Could Everyone Benefit From Therapy?

There are multiple ways of viewing therapy and the role it may play in our lives.

First of all, you might view it as you might a dentist. You schedule regular check-ups, which are supposed to be preventative. That way, you avoid dental issues. Or if you have them, you might just need a small filling rather than a root canal.

A psychiatrist, or a couple therapist, can be used in the same way. Deal with small issues in your mental health, or in your relationship, before they become big ones.

On the other hand, you may think of a therapist as you would a plumber. As long as your sinks are working fine, there is no need to get help. But once there is a clog, a professional is the way to go.

In the same way, therapy might be something you only need when there is an issue to deal with. If there is some sort of mental problem or obstacle that you cannot deal with yourself, you need professional help.

Lastly, you might think that therapy simply isn’t for you. Maybe you aren’t comfortable discussing (or even thinking) about your innermost thoughts, desires, or problems. Or perhaps the idea of sharing them, particularly with a stranger, feels wrong. Maybe it makes you feel better to read a self-help book or two. Or even to ignore your problems and hope they go away.

So which is it for you? Have you seen a therapist? Do you think it best to be proactive to avoid issues, deal with them once they arise, or just try and handle them on your own?

Could everyone benefit from therapy?

Related questions: Why do we care what strangers think of us? What is your retreat from the world? How do you judge yourself? How can we appreciate life more?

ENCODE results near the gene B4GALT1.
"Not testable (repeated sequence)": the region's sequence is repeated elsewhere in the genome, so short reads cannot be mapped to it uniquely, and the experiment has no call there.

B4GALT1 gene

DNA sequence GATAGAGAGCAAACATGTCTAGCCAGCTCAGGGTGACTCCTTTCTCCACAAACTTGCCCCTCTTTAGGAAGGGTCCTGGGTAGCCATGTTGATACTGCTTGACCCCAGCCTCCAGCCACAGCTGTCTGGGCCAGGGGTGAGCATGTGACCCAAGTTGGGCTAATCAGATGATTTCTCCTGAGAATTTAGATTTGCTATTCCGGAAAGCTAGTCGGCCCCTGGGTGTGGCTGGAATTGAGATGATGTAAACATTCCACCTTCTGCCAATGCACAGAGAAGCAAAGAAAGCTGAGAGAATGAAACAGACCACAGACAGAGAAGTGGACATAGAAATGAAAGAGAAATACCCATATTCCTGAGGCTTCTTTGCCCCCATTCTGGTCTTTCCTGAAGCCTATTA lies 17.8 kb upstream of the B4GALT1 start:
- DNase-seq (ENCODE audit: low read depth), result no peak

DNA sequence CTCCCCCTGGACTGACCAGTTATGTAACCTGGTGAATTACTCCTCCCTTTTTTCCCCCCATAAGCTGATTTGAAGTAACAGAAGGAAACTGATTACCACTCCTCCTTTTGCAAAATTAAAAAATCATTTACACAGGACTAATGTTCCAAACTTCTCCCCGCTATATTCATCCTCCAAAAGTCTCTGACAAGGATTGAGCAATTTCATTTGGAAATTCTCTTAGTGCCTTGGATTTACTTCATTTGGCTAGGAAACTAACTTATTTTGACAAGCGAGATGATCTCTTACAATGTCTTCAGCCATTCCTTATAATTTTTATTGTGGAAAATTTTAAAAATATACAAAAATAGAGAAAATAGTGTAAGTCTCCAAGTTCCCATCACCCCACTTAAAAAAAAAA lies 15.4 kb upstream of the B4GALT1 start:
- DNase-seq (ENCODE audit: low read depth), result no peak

How Much Power Does An Individual Have?

It can be difficult to properly judge the role of an individual in our society.

On one hand, one person can feel completely powerless. With institutions like political parties or religious groups consisting of hundreds of thousands or even millions of people, an individual has a limited voice. Some individuals, due to wealth or fame, can influence many people all at once, but if you are not one of those people, what recourse do you have?

Alternately, in our culture we often mythologize the lone creator. Steve Jobs was Apple, Jeff Bezos is Amazon, and Elon Musk is Tesla. We often associate an individual with large and powerful groups, even when it isn’t proper to do so.

Amazon, for example, is a huge company, filled with innovative people. Jeff Bezos didn’t design or build the Kindle. He didn’t develop or program the Amazon Web Services. He doesn’t fulfill orders, doesn’t make deals with distributors, doesn’t manage inventory. There are thousands of people employed by Amazon to do all of these tasks and more.

One of the greatest talents one person can have, however, is the ability to inspire others. One person can inspire a second to join them, and a third, and so on. That’s the ability that Steve Jobs had, and why our society revered him.

Everything that happens in our culture is done by individuals. A song becomes a hit because individuals listen to it. A book becomes a best seller because individuals each buy a copy. A movie is culturally significant because people — one person at a time — think it is.

Who really wields the power, the crowd or the people who make up the crowd? How much power does an individual have?

Related questions: How can we turn ideas into actions? Why do we feel the need to belong? How important is the artist to art? Where does authority come from?